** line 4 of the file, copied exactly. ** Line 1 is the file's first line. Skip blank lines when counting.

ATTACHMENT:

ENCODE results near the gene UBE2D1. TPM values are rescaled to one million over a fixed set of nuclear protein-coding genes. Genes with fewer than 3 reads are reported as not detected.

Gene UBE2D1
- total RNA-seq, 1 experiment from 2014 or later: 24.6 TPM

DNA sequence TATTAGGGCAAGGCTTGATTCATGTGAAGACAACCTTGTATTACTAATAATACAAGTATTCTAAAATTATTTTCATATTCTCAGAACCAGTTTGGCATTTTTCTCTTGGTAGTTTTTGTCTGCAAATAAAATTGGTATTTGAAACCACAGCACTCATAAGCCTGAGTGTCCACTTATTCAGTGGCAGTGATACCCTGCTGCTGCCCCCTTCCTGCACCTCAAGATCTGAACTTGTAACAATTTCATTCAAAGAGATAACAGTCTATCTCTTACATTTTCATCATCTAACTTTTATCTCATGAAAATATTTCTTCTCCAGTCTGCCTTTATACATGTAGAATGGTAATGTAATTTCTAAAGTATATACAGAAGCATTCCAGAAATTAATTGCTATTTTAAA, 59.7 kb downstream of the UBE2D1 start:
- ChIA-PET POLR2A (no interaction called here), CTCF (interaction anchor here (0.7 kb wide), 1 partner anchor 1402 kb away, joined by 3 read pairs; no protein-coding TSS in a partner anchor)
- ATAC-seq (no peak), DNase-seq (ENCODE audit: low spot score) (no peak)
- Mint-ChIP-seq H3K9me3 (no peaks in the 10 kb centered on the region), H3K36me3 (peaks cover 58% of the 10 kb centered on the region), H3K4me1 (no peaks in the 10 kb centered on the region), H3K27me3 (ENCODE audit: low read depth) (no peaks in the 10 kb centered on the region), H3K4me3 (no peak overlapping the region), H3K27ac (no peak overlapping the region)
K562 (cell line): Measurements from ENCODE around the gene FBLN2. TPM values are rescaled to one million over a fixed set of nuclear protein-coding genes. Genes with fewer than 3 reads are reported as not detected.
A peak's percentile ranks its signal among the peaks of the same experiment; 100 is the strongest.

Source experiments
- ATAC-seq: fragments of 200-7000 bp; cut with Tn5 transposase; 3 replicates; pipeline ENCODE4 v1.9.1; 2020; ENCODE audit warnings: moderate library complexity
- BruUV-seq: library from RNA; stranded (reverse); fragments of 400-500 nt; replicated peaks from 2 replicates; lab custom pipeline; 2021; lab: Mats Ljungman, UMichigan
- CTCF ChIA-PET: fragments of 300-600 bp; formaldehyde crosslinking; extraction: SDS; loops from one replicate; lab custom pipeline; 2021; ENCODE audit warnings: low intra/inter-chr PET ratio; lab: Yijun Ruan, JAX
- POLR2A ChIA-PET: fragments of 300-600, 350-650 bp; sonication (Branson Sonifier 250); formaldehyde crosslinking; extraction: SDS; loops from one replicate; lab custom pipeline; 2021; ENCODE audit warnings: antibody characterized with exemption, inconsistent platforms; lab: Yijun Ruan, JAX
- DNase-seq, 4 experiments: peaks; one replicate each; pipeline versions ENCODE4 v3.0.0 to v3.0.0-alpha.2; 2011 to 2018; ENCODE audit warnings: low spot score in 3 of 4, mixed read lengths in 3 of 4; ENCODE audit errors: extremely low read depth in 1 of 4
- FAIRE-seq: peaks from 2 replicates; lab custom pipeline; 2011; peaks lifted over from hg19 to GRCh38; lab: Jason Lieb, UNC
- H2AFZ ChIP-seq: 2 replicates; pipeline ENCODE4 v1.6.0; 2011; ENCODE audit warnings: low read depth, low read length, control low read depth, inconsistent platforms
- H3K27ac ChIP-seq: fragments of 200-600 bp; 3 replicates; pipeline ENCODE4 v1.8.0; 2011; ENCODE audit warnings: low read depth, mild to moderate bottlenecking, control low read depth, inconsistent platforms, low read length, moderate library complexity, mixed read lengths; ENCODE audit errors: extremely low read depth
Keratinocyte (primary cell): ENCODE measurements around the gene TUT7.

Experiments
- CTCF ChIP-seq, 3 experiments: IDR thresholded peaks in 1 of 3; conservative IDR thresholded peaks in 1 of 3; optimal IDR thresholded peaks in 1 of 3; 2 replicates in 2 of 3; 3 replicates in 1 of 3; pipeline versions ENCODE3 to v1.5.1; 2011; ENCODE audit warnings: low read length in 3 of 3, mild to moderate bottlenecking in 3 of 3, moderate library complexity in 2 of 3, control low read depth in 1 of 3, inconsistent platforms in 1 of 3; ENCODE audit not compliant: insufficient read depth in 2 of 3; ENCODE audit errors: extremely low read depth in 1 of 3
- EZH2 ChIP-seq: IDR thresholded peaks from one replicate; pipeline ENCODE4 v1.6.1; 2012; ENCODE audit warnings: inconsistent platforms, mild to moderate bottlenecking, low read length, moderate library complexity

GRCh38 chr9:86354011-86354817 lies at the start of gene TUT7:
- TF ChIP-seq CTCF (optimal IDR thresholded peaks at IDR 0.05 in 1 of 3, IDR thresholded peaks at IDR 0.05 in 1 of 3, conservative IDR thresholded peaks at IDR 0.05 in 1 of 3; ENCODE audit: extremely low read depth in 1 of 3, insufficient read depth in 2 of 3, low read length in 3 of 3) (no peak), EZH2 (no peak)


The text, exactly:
DNA sequence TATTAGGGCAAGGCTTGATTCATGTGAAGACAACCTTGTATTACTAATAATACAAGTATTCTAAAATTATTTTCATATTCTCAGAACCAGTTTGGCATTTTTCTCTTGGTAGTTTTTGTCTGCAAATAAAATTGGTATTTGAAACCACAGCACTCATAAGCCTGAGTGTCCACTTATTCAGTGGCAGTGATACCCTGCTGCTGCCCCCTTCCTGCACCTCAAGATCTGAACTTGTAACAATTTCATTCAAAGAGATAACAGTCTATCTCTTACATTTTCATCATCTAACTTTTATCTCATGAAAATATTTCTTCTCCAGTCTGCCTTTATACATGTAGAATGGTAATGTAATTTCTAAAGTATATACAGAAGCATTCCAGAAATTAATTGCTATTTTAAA, 59.7 kb downstream of the UBE2D1 start: